It is National Poetry Month, and I am musing on bad poetry.
In Ars Poetica (The Art of Poetry), Horace’s charming guide to classical poetry, he traces the history of the genre and explains the elements of writing good poetry. He also fulminates against inept poets who lack natural talent or knowledge of the art.
The difference between sports fans and poetry fans, he explains, is that sports fans know that they are unlikely to become professional athletes, while every poetry reader believes he can be a great poet. Although Horace expresses this sentiment elegantly in Latin hexameters, it doesn’t quite come across in English. Here’s my rough prose translation.
If a man does not know how to play, he refrains from military sports on the Campus Martius,
And if he is unskilled at sports, at ball, the discus, or the hoop, he doesn’t participate,
lest the crowd of spectators laugh at him.
And yet a man who knows nothing dares to fashion verses!
I did laugh. It is so true: everybody’s a poet/novelist/critic!
I used to belong to a poetry group. It was fun and therapeutic. Only one of us, and it was not I, had talent. Some thought they were as good as our prima, who’d published a few poems in little magazines, but honestly they (we) had a long way to go. And there was not much grumbling, because our prima was likable, as is so often the case.
What does one do at a poetry group meeting? Well, we ate homemade cake, gently critiqued each other’s poems, and sometimes did poetry-writing exercises. (N.B. There are good poetry exercises on Tuesdays at Poets & Writers.) We also attended the readings of the few brave who read on Open Mic nights at the coffeehouse. The great thing about Open Mic nights is that nobody can tell if your poetry is good or bad if you’re a good actor !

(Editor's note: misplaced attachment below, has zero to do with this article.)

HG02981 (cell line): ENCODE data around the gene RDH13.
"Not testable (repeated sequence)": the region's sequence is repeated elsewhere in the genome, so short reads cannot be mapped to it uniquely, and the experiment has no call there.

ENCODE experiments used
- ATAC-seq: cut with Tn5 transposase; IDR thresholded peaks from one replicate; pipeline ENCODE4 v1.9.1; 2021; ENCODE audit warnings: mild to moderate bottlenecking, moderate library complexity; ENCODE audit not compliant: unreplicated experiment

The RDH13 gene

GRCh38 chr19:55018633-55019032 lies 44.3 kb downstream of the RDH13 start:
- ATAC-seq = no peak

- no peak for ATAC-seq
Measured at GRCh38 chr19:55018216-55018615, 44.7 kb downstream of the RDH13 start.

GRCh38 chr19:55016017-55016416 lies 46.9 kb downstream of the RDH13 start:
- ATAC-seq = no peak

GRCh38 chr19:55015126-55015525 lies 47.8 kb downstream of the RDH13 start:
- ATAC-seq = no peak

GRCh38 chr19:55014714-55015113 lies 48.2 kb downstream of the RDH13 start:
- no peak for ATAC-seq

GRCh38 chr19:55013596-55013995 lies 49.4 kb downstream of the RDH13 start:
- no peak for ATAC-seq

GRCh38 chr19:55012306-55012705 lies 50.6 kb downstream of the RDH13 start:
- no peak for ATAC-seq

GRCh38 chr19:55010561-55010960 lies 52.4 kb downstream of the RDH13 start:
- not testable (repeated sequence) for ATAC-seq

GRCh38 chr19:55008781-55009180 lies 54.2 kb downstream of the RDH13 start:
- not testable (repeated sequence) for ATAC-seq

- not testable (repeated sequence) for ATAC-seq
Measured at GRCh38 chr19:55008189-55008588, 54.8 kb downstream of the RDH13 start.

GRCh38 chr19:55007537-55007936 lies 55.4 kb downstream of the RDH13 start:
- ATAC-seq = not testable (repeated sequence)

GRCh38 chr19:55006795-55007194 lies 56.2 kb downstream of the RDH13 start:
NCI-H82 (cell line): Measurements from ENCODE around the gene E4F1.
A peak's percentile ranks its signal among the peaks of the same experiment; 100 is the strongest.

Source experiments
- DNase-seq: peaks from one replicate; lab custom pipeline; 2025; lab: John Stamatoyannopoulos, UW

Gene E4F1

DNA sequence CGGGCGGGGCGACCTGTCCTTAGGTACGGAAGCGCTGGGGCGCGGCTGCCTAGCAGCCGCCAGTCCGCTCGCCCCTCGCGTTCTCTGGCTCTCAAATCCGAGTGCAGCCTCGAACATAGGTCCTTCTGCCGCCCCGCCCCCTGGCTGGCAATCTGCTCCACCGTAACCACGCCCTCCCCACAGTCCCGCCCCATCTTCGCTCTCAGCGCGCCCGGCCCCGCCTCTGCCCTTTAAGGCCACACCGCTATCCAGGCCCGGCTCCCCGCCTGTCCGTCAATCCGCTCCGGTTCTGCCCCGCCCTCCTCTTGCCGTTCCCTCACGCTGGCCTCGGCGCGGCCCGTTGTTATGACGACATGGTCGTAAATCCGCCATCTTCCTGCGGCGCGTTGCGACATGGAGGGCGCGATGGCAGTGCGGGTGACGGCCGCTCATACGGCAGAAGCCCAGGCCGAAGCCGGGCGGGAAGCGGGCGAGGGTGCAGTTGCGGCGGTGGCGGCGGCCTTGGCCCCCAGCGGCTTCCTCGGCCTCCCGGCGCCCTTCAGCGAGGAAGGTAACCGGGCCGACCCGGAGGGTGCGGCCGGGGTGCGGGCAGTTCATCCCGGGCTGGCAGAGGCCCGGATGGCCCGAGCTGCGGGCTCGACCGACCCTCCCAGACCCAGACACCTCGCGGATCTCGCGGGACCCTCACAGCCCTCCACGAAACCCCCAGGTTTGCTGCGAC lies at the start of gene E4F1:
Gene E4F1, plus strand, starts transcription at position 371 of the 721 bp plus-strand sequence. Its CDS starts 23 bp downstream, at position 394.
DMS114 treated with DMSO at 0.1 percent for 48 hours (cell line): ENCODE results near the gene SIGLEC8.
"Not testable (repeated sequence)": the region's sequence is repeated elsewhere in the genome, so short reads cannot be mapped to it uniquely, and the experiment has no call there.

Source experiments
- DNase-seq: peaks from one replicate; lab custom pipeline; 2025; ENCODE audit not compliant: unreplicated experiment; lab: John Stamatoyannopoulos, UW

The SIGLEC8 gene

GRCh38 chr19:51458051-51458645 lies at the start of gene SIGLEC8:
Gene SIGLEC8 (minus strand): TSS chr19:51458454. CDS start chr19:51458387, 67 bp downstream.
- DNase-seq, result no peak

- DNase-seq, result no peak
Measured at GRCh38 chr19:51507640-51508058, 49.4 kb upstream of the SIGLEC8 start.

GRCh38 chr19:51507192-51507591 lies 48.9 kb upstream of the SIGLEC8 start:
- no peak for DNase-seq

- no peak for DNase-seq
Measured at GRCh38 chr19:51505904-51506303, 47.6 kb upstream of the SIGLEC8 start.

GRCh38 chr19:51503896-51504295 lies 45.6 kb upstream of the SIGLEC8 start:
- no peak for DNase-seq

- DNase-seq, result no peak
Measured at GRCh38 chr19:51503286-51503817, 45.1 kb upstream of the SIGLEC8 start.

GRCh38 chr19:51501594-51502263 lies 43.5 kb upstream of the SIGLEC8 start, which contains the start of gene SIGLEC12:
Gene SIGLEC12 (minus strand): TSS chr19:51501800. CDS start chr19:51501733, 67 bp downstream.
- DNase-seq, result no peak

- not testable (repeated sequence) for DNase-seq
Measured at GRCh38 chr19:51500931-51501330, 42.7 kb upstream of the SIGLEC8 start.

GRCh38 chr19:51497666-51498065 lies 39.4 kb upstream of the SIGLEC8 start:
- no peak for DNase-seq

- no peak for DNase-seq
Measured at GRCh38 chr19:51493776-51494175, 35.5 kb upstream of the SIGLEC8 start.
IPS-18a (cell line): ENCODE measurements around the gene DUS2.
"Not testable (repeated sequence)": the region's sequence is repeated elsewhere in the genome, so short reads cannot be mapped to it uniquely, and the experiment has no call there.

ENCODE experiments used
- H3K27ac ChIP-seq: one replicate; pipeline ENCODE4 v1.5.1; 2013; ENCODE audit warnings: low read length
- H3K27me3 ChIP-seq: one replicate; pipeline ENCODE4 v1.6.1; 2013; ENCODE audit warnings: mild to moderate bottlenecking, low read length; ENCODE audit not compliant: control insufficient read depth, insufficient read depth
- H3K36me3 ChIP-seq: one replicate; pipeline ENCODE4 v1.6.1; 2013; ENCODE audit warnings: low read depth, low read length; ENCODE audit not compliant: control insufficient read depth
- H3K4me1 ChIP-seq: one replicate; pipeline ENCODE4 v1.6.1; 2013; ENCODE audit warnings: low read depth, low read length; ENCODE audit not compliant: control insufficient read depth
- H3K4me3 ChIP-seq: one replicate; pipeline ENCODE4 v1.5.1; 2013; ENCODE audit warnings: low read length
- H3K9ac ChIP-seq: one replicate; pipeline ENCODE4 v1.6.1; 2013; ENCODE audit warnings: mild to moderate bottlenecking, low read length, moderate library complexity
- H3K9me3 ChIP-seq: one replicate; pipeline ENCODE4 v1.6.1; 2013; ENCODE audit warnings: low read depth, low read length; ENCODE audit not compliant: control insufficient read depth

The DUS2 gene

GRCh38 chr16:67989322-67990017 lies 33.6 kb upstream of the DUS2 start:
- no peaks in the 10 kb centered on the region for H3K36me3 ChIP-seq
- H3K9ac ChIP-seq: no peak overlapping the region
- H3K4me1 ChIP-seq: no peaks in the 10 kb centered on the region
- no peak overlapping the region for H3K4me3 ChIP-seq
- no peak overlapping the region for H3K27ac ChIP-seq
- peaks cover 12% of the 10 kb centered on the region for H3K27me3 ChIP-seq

Part of what we like is playing the role of poet: Horace hated that! He thought it was absurd to pretend to be a poet by neglecting one’s appearance, not bathing, and growing a beard. Obviously he didn’t know female poets, who spend a lot of time on hair and clothes!
Anyway, here is a poem about poems by Octavio Paz, translated by Eliot Weinberger. (I hope Horace would approve.)
At times poetry is the vertigo of bodies and the vertigo of speech and the vertigo of death;
the walk with eyes closed along the edge of the cliff, and the verbena in submarine gardens;
the laughter that sets on fire the rules and the holy commandments;
the descent of parachuting words onto the sands of the page;
the despair that boards a paper boat and crosses,
for forty nights and forty days, the night-sorrow sea and the day-sorrow desert;
the idolatry of the self and the desecration of the self and the dissipation of the self;
the beheading of epithets, the burial of mirrors; the recollection of pronouns freshly cut in the garden of Epicurus, and the garden of Netzahualcoyotl;
the flute solo on the terrace of memory and the dance of flames in the cave of thought;
the migrations of millions of verbs, wings and claws, seeds and hands;
the nouns, bony and full of roots, planted on the waves of language;
the love unseen and the love unheard and the love unsaid: the love in love.